The First Jhana
First steps from concentration to ‘rapture and pleasure’
Posted Oct 02, 2014
The general idea is that the jhanas are states of meditation that are free from the five hindrances – that is, craving, aversion, sloth, agitation and doubt – and increasingly free from discursive thinking, leading to a state of full-body non-dual awareness.
The first jhana, (J1), describes a monk, quite secluded from sensuality and unskilful qualities, who enters and remains in the first jhana. He experiences “rapture and pleasure born from withdrawal, accompanied by directed thought and evaluation. He permeates and pervades, suffuses and fills this very body with the rapture and pleasure born from withdrawal. There is nothing of his entire body unpervaded by rapture and pleasure.” To this Leigh added descriptions of joy, bliss and other positive states, all saturating the entire body.
This all sounded ridiculously delightful, and slightly unconvincing. How could we possibly enter ‘rapture and pleasure’ at will? But Leigh, in his down-to-earth way, simply told us what to do. He said that if we followed these instructions we would experience the upwelling of a kind of energy called piti, marked by visual phenomena such as white light or coloured floating blobs, shaking of the whole body or of just parts, and rushes of energy. I couldn’t really believe I would experience any of these, and feared I might just imagine the symptoms and never know whether they were due to piti or not – if there is such a thing. Nevertheless, I threw myself into the practice and tried to do exactly as he said.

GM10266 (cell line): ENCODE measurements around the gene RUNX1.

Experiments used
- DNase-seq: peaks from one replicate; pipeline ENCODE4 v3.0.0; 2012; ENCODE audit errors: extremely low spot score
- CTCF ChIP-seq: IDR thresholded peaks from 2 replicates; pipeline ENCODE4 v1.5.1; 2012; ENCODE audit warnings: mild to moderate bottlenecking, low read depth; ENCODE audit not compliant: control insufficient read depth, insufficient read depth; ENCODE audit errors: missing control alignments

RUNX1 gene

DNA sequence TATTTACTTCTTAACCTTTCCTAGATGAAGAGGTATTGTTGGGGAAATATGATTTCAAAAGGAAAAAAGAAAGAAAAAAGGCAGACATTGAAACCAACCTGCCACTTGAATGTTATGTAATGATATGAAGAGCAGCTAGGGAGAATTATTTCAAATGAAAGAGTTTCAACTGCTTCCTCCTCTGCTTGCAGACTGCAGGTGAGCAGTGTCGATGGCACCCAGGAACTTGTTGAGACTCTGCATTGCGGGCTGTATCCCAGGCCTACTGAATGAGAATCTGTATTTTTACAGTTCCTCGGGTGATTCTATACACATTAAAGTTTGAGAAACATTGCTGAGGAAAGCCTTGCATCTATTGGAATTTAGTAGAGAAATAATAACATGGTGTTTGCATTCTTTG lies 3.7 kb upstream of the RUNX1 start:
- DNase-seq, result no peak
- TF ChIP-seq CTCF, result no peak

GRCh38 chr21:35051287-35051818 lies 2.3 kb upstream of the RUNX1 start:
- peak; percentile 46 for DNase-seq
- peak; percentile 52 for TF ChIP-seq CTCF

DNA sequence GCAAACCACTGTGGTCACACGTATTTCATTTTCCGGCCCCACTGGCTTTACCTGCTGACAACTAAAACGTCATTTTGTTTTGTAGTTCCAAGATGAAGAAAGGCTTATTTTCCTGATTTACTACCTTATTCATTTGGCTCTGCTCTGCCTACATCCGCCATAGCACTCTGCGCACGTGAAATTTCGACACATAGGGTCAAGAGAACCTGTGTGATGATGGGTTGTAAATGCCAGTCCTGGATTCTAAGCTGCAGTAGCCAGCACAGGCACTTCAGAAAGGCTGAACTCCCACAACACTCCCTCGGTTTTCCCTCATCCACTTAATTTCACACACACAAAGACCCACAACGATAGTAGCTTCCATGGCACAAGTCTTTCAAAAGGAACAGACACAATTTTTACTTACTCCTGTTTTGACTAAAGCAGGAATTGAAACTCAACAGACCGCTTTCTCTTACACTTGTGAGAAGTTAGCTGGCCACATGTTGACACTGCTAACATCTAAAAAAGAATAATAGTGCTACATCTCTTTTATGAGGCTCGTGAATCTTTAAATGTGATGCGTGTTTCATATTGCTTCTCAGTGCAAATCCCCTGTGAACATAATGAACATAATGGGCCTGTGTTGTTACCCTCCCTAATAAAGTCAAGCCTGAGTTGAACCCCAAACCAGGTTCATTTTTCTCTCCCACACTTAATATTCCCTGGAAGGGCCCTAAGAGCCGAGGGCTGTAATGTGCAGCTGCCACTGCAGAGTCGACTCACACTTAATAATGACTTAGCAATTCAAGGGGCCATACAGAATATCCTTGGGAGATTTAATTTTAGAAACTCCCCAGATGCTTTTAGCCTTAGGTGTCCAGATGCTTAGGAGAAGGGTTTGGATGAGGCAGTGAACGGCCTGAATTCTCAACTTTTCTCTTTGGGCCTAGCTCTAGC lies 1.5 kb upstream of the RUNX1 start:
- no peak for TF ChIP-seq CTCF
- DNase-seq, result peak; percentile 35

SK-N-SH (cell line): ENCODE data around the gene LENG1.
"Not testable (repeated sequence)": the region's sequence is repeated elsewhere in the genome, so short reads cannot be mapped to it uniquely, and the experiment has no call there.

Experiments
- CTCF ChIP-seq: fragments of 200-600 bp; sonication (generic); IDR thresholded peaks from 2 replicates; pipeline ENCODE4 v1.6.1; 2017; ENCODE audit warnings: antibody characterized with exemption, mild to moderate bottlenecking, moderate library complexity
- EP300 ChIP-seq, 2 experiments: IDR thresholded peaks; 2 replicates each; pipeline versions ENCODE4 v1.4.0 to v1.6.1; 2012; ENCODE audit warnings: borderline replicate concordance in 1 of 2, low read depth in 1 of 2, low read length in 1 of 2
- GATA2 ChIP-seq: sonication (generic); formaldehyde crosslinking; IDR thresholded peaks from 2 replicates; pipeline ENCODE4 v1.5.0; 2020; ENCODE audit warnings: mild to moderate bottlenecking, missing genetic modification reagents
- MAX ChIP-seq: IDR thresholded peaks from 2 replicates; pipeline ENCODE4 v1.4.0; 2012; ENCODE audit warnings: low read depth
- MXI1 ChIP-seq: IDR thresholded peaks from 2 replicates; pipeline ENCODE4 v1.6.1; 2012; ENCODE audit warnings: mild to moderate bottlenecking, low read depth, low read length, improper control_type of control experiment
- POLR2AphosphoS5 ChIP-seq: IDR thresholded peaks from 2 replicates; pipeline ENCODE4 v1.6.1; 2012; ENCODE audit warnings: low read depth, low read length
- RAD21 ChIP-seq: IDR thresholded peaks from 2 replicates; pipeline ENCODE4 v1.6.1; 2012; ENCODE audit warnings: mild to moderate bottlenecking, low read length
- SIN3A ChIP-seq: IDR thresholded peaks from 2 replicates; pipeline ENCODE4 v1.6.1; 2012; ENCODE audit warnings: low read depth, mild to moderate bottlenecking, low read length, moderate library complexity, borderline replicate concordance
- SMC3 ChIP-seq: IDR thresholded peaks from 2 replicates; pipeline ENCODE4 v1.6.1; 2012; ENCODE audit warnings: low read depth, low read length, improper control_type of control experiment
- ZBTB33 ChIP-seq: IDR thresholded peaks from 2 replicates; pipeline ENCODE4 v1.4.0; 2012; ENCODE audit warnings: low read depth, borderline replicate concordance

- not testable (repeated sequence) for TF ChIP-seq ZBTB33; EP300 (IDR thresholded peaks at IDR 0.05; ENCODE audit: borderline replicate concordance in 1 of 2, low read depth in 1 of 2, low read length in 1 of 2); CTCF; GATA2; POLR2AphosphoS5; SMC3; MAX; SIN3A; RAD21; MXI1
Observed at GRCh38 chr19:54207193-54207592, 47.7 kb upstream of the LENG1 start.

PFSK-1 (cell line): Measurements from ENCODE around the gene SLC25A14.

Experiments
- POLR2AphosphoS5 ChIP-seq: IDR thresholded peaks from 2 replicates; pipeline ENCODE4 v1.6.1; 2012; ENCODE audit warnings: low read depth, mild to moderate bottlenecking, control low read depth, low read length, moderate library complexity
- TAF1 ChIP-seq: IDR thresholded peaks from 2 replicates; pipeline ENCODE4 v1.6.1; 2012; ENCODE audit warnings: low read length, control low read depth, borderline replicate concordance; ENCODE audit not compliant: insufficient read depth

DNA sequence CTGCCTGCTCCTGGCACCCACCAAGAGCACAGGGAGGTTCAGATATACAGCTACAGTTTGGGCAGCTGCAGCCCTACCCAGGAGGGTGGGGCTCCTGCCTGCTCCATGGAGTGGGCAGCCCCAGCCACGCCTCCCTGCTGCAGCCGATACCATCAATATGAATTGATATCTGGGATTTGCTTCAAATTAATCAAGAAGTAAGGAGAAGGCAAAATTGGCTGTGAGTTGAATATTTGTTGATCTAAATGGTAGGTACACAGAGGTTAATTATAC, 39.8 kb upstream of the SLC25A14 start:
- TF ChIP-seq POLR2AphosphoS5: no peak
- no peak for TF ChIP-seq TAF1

We began each sitting period with gratitude, planning the session, building up motivation and metta, and then practiced Thich Nhat Hanh’s ‘Breathing in, I calm body and mind; breathing out, I smile’. From there, still smiling, we were to build access concentration by focussing on the sensation of breath passing through our nostrils – nothing else, not
the rise and fall of our chests, or any other sensation, just the end of the nose. Difficult, I thought, but OK. Then at some point, with sufficient access concentration, we were to shift attention to our smile.
Something to do! My first reaction was, ‘This is such fun!’. I have spent half a lifetime meditating with nothing to do – just sitting.
Just sitting? All too often I have not been ‘just sitting’ at all, but struggling with trains of thought, fighting off reactions to sounds or feelings, or falling into strings of visual images on the verge of sleep. And all this was supposed to be heading in some incomprehensible way for ‘gomet’ or ‘non-meditation’. I have sat many of those daunting traditional Chan retreats in which you rise at 4 a.m. and spend seemingly endless sleep-deprived hours just waiting (or trying not to wait, or letting go of waiting) for ‘silent illumination’. Illumination may indeed come, but it’s so tough.
Now I had something to do. I wasn’t bored. I wasn’t frustrated. I wasn’t battling with unwanted thoughts. Terrific! Of course thoughts did arise but they were not too many, not long trains of distracting ideas. Mostly they were simple thoughts to do with the task at hand. Leigh described them aptly as ‘wispy thoughts’.
Concentrate on a smile? What an odd thing to do! But this was just Leigh’s down-to-earth way of getting us to concentrate on ‘rapture and pleasure’, building it up until it was suffusing the whole body. And it worked. There I sat, filled with joy and pleasure, smiling away idiotically. And then the shaking began. For me it was my head rapidly shaking back and forth, my lips and chin twitching, buzzing in my ears. For others it was different kinds of shaking. At first I was convinced I’d just made it up but in one of the discussion sessions someone mentioned rushes of heat, like a hot flush. Yes, said Leigh, these happen with piti too. And I had had just that; a sudden flush of heat like a menopausal hot flush. So I was not imagining things after all.
But what was going on?